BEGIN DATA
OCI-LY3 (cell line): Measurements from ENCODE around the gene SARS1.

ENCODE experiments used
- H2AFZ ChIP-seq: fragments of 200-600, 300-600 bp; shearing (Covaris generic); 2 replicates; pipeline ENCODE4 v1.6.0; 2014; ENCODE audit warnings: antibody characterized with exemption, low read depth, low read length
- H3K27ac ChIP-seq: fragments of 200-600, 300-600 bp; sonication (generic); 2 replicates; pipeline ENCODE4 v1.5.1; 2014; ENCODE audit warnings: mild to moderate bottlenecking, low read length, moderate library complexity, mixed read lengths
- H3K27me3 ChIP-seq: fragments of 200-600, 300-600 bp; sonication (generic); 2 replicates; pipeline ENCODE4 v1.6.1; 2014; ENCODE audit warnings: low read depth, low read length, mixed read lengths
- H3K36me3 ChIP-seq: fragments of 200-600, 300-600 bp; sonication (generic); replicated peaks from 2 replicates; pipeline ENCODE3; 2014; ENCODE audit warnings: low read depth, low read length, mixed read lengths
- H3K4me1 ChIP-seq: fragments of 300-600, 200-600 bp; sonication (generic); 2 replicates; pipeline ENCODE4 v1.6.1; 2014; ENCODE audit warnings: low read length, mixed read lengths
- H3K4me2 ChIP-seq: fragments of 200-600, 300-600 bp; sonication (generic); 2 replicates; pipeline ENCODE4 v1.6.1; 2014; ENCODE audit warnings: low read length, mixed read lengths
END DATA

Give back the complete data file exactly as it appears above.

OCI-LY3 (cell line): Measurements from ENCODE around the gene SARS1.

ENCODE experiments used
- H2AFZ ChIP-seq: fragments of 200-600, 300-600 bp; shearing (Covaris generic); 2 replicates; pipeline ENCODE4 v1.6.0; 2014; ENCODE audit warnings: antibody characterized with exemption, low read depth, low read length
- H3K27ac ChIP-seq: fragments of 200-600, 300-600 bp; sonication (generic); 2 replicates; pipeline ENCODE4 v1.5.1; 2014; ENCODE audit warnings: mild to moderate bottlenecking, low read length, moderate library complexity, mixed read lengths
- H3K27me3 ChIP-seq: fragments of 200-600, 300-600 bp; sonication (generic); 2 replicates; pipeline ENCODE4 v1.6.1; 2014; ENCODE audit warnings: low read depth, low read length, mixed read lengths
- H3K36me3 ChIP-seq: fragments of 200-600, 300-600 bp; sonication (generic); replicated peaks from 2 replicates; pipeline ENCODE3; 2014; ENCODE audit warnings: low read depth, low read length, mixed read lengths
- H3K4me1 ChIP-seq: fragments of 300-600, 200-600 bp; sonication (generic); 2 replicates; pipeline ENCODE4 v1.6.1; 2014; ENCODE audit warnings: low read length, mixed read lengths
- H3K4me2 ChIP-seq: fragments of 200-600, 300-600 bp; sonication (generic); 2 replicates; pipeline ENCODE4 v1.6.1; 2014; ENCODE audit warnings: low read length, mixed read lengths